What Are Optional SATs?

Introduction

 

Many parents might not be aware that children in Year 6 are frequently assessed during the Key Stage 2 curriculum, but it is only the results of the Year 6 SATs that are nationally recorded. In England, some primary school assessments in Year 3, 4 and 5 can take the form of ‘optional’ SATs. In this article, we explain more about what these optional SATs are, who takes them and why they exist.

 

What Are Optional SATs?

 

Optional SATs are tests taken in English primary schools in Years 3, 4 and 5. They are called ‘optional’ because schools do not have to use this form of assessment. Taken in the years that children do not have to sit official SATs, they are used by schools to check if pupils are on track to deliver the expected standard in their Year 6 SATs.

 

There are two papers available for optional SATs, which focus on Maths and English (reading and writing).

 

Do All Schools Use Optional SATs?

 

All UK primary schools have a responsibility to assess their pupils’ progress towards the end of each school year. Due to a number of changes within the National Curriculum in 2014 and new SATs in more recent years, some English primary schools use the optional SATs from Year 3, as these papers acknowledge the new curriculum.

 

These optional SATs do not replace ongoing teacher assessments, such as observation or regular classroom work, they are simply another opportunity to gauge pupil progress throughout their primary school life.

 

If They Are ‘Optional’ SATs, Why Should My Child Do Them?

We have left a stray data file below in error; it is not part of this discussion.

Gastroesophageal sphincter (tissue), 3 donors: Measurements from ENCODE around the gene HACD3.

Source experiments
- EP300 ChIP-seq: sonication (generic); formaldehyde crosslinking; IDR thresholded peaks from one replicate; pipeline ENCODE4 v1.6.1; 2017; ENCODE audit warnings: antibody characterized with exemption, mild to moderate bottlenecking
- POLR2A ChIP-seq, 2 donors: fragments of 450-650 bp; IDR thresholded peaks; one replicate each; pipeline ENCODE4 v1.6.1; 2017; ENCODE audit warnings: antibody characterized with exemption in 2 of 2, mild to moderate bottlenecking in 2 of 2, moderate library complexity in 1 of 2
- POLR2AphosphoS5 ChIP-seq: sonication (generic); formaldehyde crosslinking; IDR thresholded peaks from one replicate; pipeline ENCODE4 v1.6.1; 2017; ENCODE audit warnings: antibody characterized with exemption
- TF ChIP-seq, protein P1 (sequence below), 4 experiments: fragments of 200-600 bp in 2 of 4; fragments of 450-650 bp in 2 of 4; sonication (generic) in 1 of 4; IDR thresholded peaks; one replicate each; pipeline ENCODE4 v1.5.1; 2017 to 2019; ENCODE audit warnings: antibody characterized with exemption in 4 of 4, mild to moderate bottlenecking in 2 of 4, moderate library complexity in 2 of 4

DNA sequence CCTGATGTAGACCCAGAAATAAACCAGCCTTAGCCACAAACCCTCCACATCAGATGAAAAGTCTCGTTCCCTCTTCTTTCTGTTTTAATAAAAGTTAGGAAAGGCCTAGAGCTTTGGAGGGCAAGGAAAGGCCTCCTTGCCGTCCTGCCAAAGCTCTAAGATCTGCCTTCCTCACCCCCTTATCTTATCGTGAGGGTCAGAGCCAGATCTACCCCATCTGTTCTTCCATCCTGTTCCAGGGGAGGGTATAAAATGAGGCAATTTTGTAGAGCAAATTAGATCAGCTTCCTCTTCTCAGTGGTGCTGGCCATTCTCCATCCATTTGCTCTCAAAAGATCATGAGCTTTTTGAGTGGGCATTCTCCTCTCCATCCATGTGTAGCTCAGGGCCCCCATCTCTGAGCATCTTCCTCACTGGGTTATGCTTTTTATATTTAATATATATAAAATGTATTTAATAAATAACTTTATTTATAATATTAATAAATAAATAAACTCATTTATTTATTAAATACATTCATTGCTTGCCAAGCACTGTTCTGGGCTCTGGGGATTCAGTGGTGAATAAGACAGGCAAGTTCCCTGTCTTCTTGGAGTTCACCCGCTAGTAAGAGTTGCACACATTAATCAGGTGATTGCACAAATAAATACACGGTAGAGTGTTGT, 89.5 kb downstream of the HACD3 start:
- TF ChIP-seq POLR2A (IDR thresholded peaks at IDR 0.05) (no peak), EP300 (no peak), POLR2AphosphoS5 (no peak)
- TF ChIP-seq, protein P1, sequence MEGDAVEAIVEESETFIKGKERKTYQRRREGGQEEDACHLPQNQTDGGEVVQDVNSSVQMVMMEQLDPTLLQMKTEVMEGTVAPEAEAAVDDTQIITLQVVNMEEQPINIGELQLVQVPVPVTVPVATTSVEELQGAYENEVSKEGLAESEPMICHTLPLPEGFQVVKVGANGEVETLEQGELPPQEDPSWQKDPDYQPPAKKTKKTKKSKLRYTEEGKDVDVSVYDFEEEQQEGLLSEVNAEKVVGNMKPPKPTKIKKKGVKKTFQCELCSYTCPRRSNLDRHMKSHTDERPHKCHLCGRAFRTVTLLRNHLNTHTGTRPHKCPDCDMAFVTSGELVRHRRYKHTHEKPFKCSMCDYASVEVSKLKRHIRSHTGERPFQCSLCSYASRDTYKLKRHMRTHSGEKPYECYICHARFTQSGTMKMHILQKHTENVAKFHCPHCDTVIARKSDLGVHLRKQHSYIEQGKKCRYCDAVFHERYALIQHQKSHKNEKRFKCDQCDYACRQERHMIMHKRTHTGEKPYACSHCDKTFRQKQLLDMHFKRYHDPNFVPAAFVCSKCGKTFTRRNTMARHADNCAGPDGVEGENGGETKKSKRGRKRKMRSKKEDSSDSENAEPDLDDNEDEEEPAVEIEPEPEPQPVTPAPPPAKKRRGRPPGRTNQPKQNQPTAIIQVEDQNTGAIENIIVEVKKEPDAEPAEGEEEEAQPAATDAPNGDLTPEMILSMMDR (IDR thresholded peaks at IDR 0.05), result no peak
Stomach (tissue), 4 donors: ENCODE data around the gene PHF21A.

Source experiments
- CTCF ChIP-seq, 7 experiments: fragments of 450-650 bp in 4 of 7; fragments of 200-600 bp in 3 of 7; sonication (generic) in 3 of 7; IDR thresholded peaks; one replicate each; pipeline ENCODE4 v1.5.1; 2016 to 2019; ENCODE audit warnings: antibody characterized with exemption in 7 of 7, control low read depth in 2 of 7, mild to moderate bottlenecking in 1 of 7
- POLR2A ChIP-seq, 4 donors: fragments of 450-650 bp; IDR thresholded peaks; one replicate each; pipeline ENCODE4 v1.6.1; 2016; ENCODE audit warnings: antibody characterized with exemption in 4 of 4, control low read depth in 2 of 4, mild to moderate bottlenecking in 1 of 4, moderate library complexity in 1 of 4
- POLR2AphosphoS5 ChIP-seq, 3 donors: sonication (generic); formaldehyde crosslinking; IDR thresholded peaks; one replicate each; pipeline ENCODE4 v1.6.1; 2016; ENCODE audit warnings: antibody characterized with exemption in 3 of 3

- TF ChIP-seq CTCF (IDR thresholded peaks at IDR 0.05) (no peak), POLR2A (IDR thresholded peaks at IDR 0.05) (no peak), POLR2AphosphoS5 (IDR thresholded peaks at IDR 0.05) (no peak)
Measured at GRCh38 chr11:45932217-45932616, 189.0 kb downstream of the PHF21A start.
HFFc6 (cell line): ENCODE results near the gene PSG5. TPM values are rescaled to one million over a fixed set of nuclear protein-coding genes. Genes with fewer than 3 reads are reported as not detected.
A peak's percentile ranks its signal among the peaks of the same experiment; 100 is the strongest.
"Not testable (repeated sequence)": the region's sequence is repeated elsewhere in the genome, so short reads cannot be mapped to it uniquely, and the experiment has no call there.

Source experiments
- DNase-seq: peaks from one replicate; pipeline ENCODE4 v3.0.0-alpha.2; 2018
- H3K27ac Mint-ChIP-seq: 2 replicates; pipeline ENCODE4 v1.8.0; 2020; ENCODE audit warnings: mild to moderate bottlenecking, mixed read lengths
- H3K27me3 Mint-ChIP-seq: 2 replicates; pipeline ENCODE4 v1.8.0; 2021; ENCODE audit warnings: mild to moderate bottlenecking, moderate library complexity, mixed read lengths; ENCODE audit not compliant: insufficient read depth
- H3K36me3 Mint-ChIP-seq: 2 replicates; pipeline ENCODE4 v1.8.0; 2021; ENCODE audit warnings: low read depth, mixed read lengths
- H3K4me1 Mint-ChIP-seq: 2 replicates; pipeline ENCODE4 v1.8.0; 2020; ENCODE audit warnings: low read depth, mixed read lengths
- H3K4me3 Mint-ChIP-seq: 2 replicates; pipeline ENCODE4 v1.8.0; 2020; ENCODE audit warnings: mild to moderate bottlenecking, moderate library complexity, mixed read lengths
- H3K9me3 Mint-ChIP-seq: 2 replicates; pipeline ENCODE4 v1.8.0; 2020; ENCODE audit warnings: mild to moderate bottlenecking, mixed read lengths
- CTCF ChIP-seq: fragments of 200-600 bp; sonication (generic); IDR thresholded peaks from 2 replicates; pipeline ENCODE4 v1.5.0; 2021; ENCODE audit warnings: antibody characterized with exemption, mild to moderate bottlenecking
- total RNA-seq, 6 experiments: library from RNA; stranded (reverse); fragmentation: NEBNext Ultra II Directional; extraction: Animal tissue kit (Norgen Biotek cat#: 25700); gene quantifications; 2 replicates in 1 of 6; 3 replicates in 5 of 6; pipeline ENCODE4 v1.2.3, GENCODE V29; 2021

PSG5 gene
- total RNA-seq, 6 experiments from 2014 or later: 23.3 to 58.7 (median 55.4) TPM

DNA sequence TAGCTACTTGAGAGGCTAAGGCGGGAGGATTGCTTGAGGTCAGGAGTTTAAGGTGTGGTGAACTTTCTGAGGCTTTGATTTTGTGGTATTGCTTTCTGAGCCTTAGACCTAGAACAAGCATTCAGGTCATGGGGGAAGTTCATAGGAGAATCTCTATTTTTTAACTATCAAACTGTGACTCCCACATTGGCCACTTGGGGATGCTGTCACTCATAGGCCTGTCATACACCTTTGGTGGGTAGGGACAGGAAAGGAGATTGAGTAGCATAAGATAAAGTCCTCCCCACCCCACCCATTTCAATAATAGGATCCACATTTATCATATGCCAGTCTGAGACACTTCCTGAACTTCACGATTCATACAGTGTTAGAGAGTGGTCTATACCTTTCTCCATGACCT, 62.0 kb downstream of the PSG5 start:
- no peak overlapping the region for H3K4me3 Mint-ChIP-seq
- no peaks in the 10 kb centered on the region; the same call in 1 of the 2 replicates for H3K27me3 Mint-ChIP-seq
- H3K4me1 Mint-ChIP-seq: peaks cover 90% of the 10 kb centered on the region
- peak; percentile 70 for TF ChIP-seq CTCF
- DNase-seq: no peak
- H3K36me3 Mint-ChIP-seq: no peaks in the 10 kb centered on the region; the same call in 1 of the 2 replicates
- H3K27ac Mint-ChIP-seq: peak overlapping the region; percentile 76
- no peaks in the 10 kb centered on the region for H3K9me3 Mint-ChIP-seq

Photo of two girls writing on a piece of paper

 

As a parent, you are bound to be concerned if you think your child is being put under pressure to sit optional tests; that is perfectly understandable. However, there are several reasons why schools use these optional SATs – many of which will be of benefit to your child and their learning. These include:

 

  • Optional SATs give teachers accurate information about pupil progress. This will help with target-setting for classes in your child’s next school year, ensuring a relevant and appropriate learning environment.
  • Optional SATs can help to identify any pupils who are not progressing at the expected rate. Once this is recognised, teachers can offer extra support to those pupils as and when needed.
  • Similar to practice SAT papers, optional SATs can help to familiarise children with the structure and format of SATs. As per the KS2 tests, optional SATs are usually taken under exam conditions. Although this can be difficult for some children in Years 3, 4 and 5, it is important that they learn correct exam techniques ahead of the SATs in Year 6.

 

Do Parents Receive Results from Optional SATs?

 

Photo of three boys sitting in a classroom

 

Yes, but the results parents receive depends on the individual schools. While some primary schools choose to give parents results from the optional SATs, most provide a combined level based on the SATs results and teacher assessment.
This combined result sometimes shows that some children do not respond well to exam conditions and may not have performed as well as teachers know they can. By using a variety of assessments, parents will get a better idea of their child’s current attainment level.

 

How Can Parents Support Children with Optional SATs?

 

Your child should cover everything they need to know for optional SATs in the classroom, but there is still plenty parents can do to help their children to prepare for them at home.

 

To support your child with Maths and English in Years 3, 4 and 5, read this selection of articles:

 

 

 

Related posts:

What Are SATs in the UK?

The SATs Curriculum in the UK: An Overview

 

 

Image sources:

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